The 69th British Eastercon and National Science Fiction Convention
A well-organised convention that managed to pack a lot in without feeling over-programmed. There was plenty of opportunity to chat with fans as well as moving from panel to panel, or book signing to craft-workshop.
Inevitably there were programme clashes where choosing to go to one panel meant sacrificing something else. In compensation, there was one of the best convention real ale bars yet seen, though fans drained it dry by the Sunday night.
Some events assigned to small rooms proved unexpectedly popular and fans were left out when there was no more room, and the convention felt as much Fringe and mainstream festival throughout. The really interesting stuff was going on in the corners and wings, often overshadowing the main showcase centre stage set pieces. Hearing from others what programmes they went to inevitably drew regrets from everyone wishing they had gone to that too. This was a con for being able to appear in two or more places at once. We really were spoilt for choice.
Guests of Honour included Kim Stanley Robinson, looking remarkably young for such a prolific output, and the wonderful Nnedi Okorafor, recently commissioned to Marvel to write Black Panther comics. Both Authors were announced as nominees for 2018 Hugo Awards during the convention. Okorafor for her novella Binti: Home, and Robinson for his novel New York 2140 which I have reviewed for the SF² Concatenation. The other Guests of Honour were graphic novel writer Kieron Gillen (amusingly mistaken for Dr Who & Guardians of the Galaxy actress Karen Gillen) and fan extraordinaire Christina Lake, for whom the convention organisers gave all attendees a nicely bound collection of her zine writings.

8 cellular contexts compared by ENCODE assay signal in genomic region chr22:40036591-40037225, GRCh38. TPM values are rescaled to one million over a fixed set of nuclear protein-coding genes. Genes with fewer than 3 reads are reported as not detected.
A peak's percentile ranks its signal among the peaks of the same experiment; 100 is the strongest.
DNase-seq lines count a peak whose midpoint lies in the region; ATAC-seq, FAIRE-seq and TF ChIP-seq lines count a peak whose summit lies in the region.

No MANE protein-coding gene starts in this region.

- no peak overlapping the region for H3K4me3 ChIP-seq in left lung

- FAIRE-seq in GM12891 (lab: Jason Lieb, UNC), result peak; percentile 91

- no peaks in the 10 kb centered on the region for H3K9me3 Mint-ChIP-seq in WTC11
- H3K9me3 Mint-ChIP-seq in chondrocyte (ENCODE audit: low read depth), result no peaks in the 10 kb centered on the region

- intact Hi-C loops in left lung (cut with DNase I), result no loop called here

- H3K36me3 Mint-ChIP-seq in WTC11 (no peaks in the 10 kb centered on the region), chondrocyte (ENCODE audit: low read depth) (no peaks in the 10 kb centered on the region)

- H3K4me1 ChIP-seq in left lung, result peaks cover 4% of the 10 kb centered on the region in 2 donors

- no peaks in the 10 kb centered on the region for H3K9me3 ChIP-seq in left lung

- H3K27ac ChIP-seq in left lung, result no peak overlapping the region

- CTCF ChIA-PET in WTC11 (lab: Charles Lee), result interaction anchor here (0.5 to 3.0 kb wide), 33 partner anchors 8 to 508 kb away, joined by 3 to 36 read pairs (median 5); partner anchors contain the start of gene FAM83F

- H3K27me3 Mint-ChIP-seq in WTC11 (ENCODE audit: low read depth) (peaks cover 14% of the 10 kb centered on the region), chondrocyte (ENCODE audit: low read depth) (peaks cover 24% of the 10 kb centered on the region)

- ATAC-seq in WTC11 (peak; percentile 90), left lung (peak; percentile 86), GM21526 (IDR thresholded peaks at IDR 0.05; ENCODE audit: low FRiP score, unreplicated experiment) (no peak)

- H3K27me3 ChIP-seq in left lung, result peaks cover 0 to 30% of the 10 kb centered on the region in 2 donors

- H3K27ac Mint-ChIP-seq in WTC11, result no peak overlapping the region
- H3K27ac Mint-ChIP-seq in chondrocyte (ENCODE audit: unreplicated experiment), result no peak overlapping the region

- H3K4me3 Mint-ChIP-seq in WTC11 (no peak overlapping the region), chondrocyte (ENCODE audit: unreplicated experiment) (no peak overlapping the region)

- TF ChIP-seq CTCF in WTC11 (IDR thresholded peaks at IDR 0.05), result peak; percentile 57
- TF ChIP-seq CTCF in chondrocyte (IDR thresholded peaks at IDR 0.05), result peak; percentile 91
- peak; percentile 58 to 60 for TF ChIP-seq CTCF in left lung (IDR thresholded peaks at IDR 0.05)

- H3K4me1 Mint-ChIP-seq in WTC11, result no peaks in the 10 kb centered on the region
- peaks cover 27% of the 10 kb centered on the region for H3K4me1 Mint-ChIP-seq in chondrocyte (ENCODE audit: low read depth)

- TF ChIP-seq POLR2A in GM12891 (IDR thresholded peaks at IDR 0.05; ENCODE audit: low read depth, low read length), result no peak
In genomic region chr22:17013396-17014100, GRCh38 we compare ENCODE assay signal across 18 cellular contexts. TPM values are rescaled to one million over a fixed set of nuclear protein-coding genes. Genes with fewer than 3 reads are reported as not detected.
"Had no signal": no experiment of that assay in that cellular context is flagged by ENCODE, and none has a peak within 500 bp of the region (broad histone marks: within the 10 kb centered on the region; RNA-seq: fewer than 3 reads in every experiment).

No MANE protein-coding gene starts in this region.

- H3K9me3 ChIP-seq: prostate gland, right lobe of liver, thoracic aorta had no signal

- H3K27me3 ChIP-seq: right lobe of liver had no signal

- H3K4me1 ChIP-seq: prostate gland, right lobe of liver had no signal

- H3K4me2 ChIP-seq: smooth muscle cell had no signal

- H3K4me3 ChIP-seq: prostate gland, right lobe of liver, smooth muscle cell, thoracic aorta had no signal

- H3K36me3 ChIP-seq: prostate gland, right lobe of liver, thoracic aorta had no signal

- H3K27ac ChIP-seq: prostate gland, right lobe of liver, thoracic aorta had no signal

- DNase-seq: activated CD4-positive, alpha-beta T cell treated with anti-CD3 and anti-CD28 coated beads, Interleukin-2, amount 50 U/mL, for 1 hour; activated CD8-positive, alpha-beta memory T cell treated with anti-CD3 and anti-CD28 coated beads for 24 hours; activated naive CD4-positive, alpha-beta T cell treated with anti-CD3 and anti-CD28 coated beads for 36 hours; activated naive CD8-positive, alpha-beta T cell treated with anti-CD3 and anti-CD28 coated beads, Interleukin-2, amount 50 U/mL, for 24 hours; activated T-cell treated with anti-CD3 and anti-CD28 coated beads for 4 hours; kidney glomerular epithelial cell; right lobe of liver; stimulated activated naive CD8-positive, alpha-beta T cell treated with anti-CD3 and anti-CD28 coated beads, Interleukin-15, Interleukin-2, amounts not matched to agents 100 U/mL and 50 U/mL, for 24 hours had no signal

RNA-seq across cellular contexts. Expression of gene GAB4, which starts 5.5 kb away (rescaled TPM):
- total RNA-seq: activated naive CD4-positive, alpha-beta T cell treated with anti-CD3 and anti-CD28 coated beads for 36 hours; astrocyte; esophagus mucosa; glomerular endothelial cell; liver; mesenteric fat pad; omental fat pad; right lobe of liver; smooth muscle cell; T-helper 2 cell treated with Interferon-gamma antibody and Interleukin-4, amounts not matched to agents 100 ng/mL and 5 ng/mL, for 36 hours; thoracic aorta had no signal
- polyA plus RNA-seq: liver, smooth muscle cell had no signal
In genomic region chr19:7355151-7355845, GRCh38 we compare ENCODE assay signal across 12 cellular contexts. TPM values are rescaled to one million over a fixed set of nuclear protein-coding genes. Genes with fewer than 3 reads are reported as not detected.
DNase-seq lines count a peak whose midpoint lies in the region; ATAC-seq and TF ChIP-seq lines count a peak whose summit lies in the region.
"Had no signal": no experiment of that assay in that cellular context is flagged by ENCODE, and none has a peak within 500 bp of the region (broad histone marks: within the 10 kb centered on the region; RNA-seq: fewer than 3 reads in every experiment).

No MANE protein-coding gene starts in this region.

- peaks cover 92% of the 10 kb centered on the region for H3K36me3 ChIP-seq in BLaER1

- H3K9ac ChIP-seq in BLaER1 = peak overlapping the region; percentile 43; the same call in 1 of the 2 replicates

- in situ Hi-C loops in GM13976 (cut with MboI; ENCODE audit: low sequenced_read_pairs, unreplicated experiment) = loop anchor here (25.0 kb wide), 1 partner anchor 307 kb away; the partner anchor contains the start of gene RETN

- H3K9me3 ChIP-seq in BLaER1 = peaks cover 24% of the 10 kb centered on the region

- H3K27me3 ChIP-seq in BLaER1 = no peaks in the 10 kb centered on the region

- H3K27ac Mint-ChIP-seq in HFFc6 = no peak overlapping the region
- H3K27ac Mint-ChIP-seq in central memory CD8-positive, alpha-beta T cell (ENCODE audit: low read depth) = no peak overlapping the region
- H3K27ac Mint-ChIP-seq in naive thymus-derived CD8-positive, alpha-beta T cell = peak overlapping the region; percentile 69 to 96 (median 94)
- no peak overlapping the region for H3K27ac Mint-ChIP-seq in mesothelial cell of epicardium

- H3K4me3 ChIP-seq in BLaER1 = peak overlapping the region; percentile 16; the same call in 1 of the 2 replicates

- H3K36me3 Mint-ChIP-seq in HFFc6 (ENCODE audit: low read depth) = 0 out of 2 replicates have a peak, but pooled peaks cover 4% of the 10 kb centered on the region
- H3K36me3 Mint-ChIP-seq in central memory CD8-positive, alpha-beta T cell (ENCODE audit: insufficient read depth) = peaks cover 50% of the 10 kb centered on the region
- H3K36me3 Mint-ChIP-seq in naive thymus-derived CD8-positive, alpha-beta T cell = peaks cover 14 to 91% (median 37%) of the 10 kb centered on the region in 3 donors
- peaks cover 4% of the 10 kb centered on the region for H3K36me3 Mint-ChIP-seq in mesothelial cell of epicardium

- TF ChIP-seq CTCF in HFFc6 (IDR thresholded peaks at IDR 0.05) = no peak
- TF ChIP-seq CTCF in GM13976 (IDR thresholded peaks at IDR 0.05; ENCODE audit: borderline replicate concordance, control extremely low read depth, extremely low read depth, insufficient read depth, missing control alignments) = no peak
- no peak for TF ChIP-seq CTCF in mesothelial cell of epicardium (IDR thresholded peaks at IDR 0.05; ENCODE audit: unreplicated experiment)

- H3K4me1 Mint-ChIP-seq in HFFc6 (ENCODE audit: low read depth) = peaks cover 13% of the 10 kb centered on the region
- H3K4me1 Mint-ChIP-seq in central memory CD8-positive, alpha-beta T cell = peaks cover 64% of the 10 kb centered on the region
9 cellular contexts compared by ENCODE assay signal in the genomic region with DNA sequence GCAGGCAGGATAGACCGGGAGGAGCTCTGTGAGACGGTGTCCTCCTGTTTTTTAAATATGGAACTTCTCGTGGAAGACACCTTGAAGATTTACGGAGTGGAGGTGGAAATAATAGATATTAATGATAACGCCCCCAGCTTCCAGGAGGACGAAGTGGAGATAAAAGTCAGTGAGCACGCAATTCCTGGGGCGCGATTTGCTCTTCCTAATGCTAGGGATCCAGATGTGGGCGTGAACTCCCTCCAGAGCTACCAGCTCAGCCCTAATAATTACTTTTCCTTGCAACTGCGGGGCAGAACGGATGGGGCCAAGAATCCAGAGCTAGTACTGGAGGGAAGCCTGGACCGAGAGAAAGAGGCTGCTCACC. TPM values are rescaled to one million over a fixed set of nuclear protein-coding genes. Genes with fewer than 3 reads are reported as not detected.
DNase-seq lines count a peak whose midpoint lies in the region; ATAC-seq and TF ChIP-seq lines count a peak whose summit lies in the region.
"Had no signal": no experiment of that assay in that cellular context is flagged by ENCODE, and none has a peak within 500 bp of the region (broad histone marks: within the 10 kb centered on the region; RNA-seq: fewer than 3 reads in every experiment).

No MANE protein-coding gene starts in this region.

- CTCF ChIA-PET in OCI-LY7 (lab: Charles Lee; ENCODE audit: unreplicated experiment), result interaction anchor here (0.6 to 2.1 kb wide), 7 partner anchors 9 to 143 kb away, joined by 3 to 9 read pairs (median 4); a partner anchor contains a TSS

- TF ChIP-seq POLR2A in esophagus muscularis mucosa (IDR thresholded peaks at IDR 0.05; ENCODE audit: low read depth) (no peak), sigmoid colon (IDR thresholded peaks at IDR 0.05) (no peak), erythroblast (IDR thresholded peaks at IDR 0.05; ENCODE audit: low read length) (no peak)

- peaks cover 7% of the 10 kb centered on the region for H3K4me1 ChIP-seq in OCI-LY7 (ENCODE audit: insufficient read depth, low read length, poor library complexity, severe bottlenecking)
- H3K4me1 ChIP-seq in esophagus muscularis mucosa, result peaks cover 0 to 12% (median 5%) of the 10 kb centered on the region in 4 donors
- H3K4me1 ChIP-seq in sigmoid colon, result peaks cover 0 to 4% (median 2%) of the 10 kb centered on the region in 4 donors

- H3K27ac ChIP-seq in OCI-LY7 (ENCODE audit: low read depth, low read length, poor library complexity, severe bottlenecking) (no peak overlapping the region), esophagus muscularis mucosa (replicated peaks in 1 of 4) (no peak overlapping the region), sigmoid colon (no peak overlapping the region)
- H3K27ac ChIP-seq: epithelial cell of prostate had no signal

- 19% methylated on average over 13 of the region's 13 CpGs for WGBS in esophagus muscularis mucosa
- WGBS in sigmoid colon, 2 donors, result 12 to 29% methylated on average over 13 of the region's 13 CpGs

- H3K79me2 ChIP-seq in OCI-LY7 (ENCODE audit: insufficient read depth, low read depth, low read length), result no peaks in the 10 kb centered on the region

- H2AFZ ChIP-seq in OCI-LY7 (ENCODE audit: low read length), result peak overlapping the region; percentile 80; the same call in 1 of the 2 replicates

Other writers were also present and actively participating in many panels including SF author Charlie Stross and horror writer and longstanding President of the Festival of Fantastic Films Ramsey Campbell.
Poetry, croquet (ruined by the weather), book launches; the diversity of the programme ensured that there was something for all. The venue was well chosen for easy access for disabled attendees, and only the weather outside stopped the con attaining perfection, with many fans looking out through the revolving doors, seeing the heavy rain and returning to the bar for a few more beers in the hope that the elements might lighten up later, while simultaneously hoping the rain continued.
Unexpected highlights included a live concert by Jon Boden, formerly of folk-rock group, Bellowhead, presenting track from his post-apocalyptic concept album work. All con-attendees received a free copy of a CD of his music in the registration packs too.
There was much nostalgia for Eastercons of yesteryear, including panels celebrating the original Eastercon named Follycon, which took place in Liverpool thirty years ago. (Editor's note: SF² Concatenation itself began as a print zine at Eastercon 31 years ago.) So this year's gathering was as much a school reunion as a forward looking platform of the future of the genre.
A panel on event at the Villa Diodate, where Mary Shelley first dreamt up Frankenstein (arguably the first modern SF novel) 200 years ago and John Polidori gave us The Vampyre, was among my favourites. The panel was refreshingly irreverent rather than dry or academic. Roz Kaveney argued that, given the number of women’s lives he destroyed, Percy Bysshe Shelley’s early death by drowning was a blessing rather than a loss to history.